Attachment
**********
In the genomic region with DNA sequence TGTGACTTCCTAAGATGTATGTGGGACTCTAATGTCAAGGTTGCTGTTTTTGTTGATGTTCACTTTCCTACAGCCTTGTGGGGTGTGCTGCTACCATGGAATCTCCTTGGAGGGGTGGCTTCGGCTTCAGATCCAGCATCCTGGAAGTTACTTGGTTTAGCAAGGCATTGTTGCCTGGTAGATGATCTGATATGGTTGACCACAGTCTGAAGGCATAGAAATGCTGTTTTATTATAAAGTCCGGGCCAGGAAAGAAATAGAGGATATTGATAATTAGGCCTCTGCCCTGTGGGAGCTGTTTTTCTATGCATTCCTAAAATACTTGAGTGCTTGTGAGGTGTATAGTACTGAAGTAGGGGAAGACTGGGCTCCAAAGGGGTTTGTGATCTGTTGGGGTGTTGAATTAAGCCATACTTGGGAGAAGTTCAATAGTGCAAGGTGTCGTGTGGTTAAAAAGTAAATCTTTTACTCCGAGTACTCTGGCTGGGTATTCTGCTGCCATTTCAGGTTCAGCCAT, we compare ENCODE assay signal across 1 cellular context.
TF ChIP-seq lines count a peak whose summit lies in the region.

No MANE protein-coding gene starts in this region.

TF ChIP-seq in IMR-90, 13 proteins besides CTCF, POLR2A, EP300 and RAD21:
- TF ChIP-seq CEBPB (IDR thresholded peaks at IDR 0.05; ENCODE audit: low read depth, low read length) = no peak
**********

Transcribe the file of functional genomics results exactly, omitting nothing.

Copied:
In the genomic region with DNA sequence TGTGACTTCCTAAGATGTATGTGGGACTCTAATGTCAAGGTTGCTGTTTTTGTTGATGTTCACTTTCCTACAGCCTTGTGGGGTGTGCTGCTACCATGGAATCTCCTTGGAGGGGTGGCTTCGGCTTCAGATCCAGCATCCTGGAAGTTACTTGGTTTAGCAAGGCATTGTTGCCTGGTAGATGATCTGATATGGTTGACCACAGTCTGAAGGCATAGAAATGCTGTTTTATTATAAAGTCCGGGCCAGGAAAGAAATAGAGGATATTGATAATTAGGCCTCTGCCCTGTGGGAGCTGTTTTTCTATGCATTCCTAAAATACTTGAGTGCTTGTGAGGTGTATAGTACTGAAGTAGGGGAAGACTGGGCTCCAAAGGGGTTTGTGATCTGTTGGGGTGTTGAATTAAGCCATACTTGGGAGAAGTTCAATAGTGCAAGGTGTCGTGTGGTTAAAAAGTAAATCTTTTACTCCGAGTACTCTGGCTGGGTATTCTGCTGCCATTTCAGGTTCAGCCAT, we compare ENCODE assay signal across 1 cellular context.
TF ChIP-seq lines count a peak whose summit lies in the region.

No MANE protein-coding gene starts in this region.

TF ChIP-seq in IMR-90, 13 proteins besides CTCF, POLR2A, EP300 and RAD21:
- TF ChIP-seq CEBPB (IDR thresholded peaks at IDR 0.05; ENCODE audit: low read depth, low read length) = no peak